The most abundant polyphenolic compound determined in “Chardonnay” leaves were quercetin-3-O-glucoside followed by caftaric acid, procyanidin B1, and quercetin-3-O-glucuronide (Table 4). Their high content can be explained by extremely warm and dry weather conditions coupled with numerous hours of insolation with high UV intensity during the grapevine vegetation period in 2017 in the continental part of Croatia. RSD was in the range from 0.31 up to 4.52% which means that the optimized method is accurate and precise (Table 4).

4. Conclusions

Aiming to obtain a maximum content of phenolic compounds from grapevine leaves, an experiment with a few variables, namely, sample weight, temperature and time of extraction, and type of organic solvent, was preliminary conducted. A simple solid–liquid extraction was applied and optimized using the response surface design, which proved to be efficient. Each of the abovementioned independent factors affected the final content of each group of phenolic compounds, while the most significant was the solvent type. Moreover, the plant tissue (matrix) subjected to the extraction procedure needs to be considered since the nature of analytes, their position, and concentration within the tissue and the cell can be diverse. In order to recover a satisfactory content of phenolic compounds from grapevine leaves, the following conditions should be applied: an extraction solvent composed from acetonitrile:water:formic acid (20:79:1; v/v/v), an extraction temperature of 48 °C and a duration of 2 h and 25 min using a solid-to-solvent ratio of 1:56 g mL−1 (178 mg of leaves powder and 10 mL of extraction solvent). As demonstrated in a previous study on grape skins [19], the optimized solid–liquid extraction proved to be effective since it was performed in a single step without demanding the elimination of the organic modifier from the extraction solvent. To the best of our knowledge, the most important factors affecting the recovery of phenolic compounds from grapevine leaves were evaluated and the final optimized protocol was provided for the first time.

Author Contributions

Conceptualization, I.T. and P.Š.; methodology, I.T.; formal analysis, N.H.; investigation, N.H. and I.T.; resources, P.Š.; data curation, P.Š.; writing—original draft preparation, P.Š. and M.A.; writing—review and editing, M.K. and J.K.K.; supervision, I.T.; data curation and funding acquisition, D.P. All authors have read and agreed to the published version of the manuscript.

Funding

This research was funded by the project KK.01.1.1.01.0005 Biodiversity and Molecular Plant Breeding, Centre of Excellence for Biodiversity and Molecular Plant Breeding (CoE CroP-BioDiv), Zagreb, Croatia.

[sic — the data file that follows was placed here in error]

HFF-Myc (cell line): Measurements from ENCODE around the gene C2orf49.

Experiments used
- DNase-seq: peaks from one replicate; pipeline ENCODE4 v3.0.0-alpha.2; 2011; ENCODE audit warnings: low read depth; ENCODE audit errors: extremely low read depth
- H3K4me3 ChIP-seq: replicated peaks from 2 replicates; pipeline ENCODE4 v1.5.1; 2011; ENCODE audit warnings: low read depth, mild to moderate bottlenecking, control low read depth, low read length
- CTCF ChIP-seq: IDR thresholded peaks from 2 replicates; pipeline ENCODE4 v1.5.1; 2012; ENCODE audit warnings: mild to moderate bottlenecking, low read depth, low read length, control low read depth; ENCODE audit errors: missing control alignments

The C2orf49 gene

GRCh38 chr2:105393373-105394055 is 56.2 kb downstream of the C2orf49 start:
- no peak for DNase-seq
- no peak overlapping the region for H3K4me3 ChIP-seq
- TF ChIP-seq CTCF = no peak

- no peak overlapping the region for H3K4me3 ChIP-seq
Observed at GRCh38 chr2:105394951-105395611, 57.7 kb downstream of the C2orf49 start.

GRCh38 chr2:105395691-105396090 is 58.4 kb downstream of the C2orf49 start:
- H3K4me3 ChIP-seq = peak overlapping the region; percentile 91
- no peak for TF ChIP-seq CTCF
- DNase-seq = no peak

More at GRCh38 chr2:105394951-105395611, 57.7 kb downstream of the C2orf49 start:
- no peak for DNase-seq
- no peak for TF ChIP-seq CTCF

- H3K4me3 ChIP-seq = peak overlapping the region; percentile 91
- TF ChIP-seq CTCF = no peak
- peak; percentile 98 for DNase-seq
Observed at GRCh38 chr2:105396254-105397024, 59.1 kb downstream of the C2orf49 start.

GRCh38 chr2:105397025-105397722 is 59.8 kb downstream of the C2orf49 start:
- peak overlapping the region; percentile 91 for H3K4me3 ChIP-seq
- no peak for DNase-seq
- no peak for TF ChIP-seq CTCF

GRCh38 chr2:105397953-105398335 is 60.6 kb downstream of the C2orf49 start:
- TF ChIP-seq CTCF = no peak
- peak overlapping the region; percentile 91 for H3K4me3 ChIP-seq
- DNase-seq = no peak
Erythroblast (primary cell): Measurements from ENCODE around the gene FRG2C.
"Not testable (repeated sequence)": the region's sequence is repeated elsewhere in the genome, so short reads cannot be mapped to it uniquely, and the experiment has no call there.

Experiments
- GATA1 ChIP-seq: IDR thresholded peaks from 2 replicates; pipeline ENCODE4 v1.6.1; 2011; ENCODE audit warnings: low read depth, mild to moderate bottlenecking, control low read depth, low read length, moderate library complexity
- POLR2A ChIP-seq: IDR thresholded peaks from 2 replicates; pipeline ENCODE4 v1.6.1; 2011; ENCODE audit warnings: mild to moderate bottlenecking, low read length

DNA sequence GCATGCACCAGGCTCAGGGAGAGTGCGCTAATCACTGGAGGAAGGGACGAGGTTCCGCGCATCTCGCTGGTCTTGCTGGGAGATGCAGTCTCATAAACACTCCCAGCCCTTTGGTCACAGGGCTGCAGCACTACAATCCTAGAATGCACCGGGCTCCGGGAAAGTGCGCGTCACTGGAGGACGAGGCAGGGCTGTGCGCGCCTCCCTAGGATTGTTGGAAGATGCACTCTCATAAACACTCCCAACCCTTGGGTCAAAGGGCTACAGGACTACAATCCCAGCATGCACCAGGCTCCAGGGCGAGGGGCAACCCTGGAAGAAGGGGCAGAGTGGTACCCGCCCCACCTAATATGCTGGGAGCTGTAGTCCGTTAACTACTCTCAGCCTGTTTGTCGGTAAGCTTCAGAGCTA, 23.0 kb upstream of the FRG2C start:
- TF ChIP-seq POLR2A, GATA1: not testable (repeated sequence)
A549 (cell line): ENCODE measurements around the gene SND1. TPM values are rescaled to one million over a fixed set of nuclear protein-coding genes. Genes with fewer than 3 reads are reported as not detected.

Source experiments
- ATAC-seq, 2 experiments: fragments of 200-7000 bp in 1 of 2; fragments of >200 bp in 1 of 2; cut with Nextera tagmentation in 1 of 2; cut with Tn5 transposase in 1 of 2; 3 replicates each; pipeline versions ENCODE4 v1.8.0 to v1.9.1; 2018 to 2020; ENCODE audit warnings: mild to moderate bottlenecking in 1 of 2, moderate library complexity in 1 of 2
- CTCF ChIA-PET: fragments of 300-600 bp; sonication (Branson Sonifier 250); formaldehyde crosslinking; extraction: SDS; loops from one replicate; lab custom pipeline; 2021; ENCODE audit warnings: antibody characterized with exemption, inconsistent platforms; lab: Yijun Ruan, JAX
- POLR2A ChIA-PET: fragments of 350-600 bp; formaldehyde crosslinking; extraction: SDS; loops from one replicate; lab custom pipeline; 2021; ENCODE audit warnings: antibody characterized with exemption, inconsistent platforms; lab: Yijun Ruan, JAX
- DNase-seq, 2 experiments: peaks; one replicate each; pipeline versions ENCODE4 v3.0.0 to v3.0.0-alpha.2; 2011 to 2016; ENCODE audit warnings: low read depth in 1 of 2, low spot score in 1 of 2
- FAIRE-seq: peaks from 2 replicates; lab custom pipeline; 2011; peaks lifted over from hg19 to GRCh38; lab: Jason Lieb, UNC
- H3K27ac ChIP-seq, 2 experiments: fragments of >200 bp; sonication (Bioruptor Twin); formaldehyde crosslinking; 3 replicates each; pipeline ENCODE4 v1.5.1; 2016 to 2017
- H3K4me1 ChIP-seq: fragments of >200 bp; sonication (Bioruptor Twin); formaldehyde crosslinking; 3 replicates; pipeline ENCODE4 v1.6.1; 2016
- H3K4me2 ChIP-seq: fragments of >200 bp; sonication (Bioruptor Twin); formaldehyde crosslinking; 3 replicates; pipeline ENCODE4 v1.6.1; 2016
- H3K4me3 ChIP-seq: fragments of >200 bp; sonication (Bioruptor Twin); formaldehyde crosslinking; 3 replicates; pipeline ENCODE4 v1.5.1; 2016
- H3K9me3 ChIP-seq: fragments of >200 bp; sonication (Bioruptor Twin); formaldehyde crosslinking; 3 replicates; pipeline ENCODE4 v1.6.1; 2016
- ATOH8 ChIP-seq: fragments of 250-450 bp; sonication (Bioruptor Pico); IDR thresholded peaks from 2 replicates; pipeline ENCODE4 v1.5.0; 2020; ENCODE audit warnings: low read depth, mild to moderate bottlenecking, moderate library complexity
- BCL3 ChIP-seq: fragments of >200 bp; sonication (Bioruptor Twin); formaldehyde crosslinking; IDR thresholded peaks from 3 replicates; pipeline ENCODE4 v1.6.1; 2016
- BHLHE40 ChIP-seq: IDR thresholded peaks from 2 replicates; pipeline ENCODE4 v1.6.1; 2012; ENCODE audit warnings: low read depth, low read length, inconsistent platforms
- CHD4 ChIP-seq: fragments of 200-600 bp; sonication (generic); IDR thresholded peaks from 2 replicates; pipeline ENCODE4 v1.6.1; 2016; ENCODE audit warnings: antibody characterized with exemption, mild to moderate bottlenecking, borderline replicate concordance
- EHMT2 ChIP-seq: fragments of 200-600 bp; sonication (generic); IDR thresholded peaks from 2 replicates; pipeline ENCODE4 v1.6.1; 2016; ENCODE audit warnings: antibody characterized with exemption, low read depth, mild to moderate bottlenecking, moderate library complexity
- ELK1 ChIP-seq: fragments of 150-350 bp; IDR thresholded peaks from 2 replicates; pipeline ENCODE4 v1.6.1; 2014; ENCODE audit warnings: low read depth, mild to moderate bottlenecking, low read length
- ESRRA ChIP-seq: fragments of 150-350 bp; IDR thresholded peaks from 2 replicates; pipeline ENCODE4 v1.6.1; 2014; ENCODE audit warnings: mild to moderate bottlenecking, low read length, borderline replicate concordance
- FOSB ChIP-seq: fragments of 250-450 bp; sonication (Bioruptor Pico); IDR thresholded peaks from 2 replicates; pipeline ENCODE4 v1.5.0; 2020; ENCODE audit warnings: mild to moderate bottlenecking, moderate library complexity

Institutional Review Board Statement

Not applicable.

Informed Consent Statement

Not applicable.

Data Availability Statement

Not applicable.

Conflicts of Interest

The authors declare no conflict of interest.

References

  1. OIV. State of the Vitiviniculture World Market—State of the Sector in 2018. 2019. Available online: https://www.oiv.int/public/medias/5958/oiv-state-of-the-vitiviniculture-world-market-april-2018.pdf (accessed on 15 October 2021).
  2. Keller, M. The Science of Grapevines; Academic Press: Cambridge, MS, USA, 2020. [Google Scholar]
  3. Bravo, L. Polyphenols: Chemistry, dietary sources, metabolism, and nutritional significance. Nutr. Rev. 1998, 56, 317–333. [Google Scholar] [CrossRef] [PubMed]
  4. Hmamouchi, M.; Es-Safi, N.; Lahrichi, M.; Fruchier, A.; Essassi, E.M. Flavones and Flavonols in Leaves of Some Moroccan Vitis vinifera Cultivars. Am. J. Enol. Vitic. 1996, 47, 186–192. [Google Scholar]
  5. Schneider, E.; von der Heydt, H.; Esperester, A. Evaluation of polyphenol composition in red leaves from different varieties of Vitis vinifera. Planta Med. 2008, 74, 565–572. [Google Scholar] [CrossRef] [PubMed]
  6. Renaud, S.; de Lorgeril, M. Wine, alcohol, platelets, and the French paradox for coronary heart disease. Lancet 1992, 339, 1523–1526. [Google Scholar] [CrossRef]
  7. Amarowicz, R.; Narolewska, O.; Karamac, M.; Kosinska, A.; Weidner, S. Grapevine leaves as a source of natural antioxidants. Pol. J. Food Nutr. Sci. 2008, 58, 73–78. [Google Scholar]
  8. Schoedl, K.; Forneck, A.; Sulyok, M.; Schuhmacher, R. Optimization, in-house validation, and application of a liquid chromatography–tandem mass spectrometry (LC–MS/MS)-based method for the quantification of selected polyphenolic compounds in leaves of grapevine (Vitis vinifera L.). J. Agric. Food Chem. 2011, 59, 10787–10794. [Google Scholar] [CrossRef] [PubMed]
  9. Schoedl, K.; Schuhmacher, R.; Forneck, A. Studying the polyphenols of grapevine leaves according to age and insertion level under controlled conditions. Sci. Hortic. 2012, 141, 37–41. [Google Scholar] [CrossRef]
  10. Schoedl, K.; Schuhmacher, R.; Forneck, A. Correlating physiological parameters with biomarkers for UV-B stress indicators in leaves of grapevine cultivars Pinot noir and Riesling. J. Agric. Sci. 2013, 151, 189. [Google Scholar] [CrossRef]
  11. Griesser, M.; Weingart, G.; Schoedl-Hummel, K.; Neumann, N.; Becker, M.; Varmuza, K.; Liebner, F.; Schuhmacher, R.; Forneck, A. Severe drought stress is affecting selected primary metabolites, polyphenols, and volatile metabolites in grapevine leaves (Vitis vinifera cv. Pinot noir). Plant Physiol. Biochem. 2015, 88, 17–26. [Google Scholar] [CrossRef] [PubMed]
  12. Weber, B.; Hoesch, L.; Rast, D.M. Protocatechualdehyde and other phenols as cell wall components of grapevine leaves. Phytochemistry 1995, 40, 433–437. [Google Scholar] [CrossRef]
  13. Doshi, P.; Adsule, P.; Banerjee, K. Phenolic composition and antioxidant activity in grapevine parts and berries (Vitis vinifera L.) cv. Kishmish Chornyi (Sharad Seedless) during maturation. Int. J. Food Sci. Technol. 2006, 41, 1–9. [Google Scholar] [CrossRef]
  14. Armijo, G.; Schlechter, R.; Agurto, M.; Muñoz, D.; Nuñez, C.; Arce-Johnson, P. Grapevine Pathogenic Microorganisms: Understanding Infection Strategies and Host Response Scenarios. Front. Plant Sci. 2016, 7, 382. [Google Scholar] [CrossRef] [PubMed]